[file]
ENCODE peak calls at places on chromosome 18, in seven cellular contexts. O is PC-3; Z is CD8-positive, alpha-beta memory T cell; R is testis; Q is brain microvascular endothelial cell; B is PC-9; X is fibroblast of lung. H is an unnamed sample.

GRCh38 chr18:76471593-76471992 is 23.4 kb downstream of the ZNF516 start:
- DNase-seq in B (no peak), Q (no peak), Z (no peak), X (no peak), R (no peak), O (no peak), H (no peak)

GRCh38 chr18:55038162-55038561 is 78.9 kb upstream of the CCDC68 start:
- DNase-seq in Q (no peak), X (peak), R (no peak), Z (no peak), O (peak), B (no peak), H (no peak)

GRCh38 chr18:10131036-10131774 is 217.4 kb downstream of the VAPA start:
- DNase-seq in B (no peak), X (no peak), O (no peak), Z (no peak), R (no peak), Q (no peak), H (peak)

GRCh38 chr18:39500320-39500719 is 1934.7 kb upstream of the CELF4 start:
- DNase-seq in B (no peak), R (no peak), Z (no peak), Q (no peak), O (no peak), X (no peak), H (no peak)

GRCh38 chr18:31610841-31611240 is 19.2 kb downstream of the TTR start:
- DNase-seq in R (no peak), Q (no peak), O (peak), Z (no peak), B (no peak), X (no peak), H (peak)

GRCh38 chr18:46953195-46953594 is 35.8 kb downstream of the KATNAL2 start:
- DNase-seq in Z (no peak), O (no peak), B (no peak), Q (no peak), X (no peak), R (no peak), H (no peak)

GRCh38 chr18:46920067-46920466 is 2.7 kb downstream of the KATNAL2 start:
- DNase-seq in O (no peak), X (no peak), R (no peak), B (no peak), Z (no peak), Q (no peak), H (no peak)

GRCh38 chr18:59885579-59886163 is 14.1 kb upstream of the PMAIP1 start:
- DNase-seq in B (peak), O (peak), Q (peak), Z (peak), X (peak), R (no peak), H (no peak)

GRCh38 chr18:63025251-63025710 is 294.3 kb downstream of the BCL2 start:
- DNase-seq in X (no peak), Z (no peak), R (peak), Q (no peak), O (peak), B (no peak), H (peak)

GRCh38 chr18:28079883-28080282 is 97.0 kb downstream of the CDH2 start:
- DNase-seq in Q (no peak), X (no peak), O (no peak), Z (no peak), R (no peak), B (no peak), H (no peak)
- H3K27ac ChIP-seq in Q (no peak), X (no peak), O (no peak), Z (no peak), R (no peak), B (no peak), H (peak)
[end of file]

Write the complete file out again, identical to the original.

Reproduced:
ENCODE peak calls at places on chromosome 18, in seven cellular contexts. O is PC-3; Z is CD8-positive, alpha-beta memory T cell; R is testis; Q is brain microvascular endothelial cell; B is PC-9; X is fibroblast of lung. H is an unnamed sample.

GRCh38 chr18:76471593-76471992 is 23.4 kb downstream of the ZNF516 start:
- DNase-seq in B (no peak), Q (no peak), Z (no peak), X (no peak), R (no peak), O (no peak), H (no peak)

GRCh38 chr18:55038162-55038561 is 78.9 kb upstream of the CCDC68 start:
- DNase-seq in Q (no peak), X (peak), R (no peak), Z (no peak), O (peak), B (no peak), H (no peak)

GRCh38 chr18:10131036-10131774 is 217.4 kb downstream of the VAPA start:
- DNase-seq in B (no peak), X (no peak), O (no peak), Z (no peak), R (no peak), Q (no peak), H (peak)

GRCh38 chr18:39500320-39500719 is 1934.7 kb upstream of the CELF4 start:
- DNase-seq in B (no peak), R (no peak), Z (no peak), Q (no peak), O (no peak), X (no peak), H (no peak)

GRCh38 chr18:31610841-31611240 is 19.2 kb downstream of the TTR start:
- DNase-seq in R (no peak), Q (no peak), O (peak), Z (no peak), B (no peak), X (no peak), H (peak)

GRCh38 chr18:46953195-46953594 is 35.8 kb downstream of the KATNAL2 start:
- DNase-seq in Z (no peak), O (no peak), B (no peak), Q (no peak), X (no peak), R (no peak), H (no peak)

GRCh38 chr18:46920067-46920466 is 2.7 kb downstream of the KATNAL2 start:
- DNase-seq in O (no peak), X (no peak), R (no peak), B (no peak), Z (no peak), Q (no peak), H (no peak)

GRCh38 chr18:59885579-59886163 is 14.1 kb upstream of the PMAIP1 start:
- DNase-seq in B (peak), O (peak), Q (peak), Z (peak), X (peak), R (no peak), H (no peak)

GRCh38 chr18:63025251-63025710 is 294.3 kb downstream of the BCL2 start:
- DNase-seq in X (no peak), Z (no peak), R (peak), Q (no peak), O (peak), B (no peak), H (peak)

GRCh38 chr18:28079883-28080282 is 97.0 kb downstream of the CDH2 start:
- DNase-seq in Q (no peak), X (no peak), O (no peak), Z (no peak), R (no peak), B (no peak), H (no peak)
- H3K27ac ChIP-seq in Q (no peak), X (no peak), O (no peak), Z (no peak), R (no peak), B (no peak), H (peak)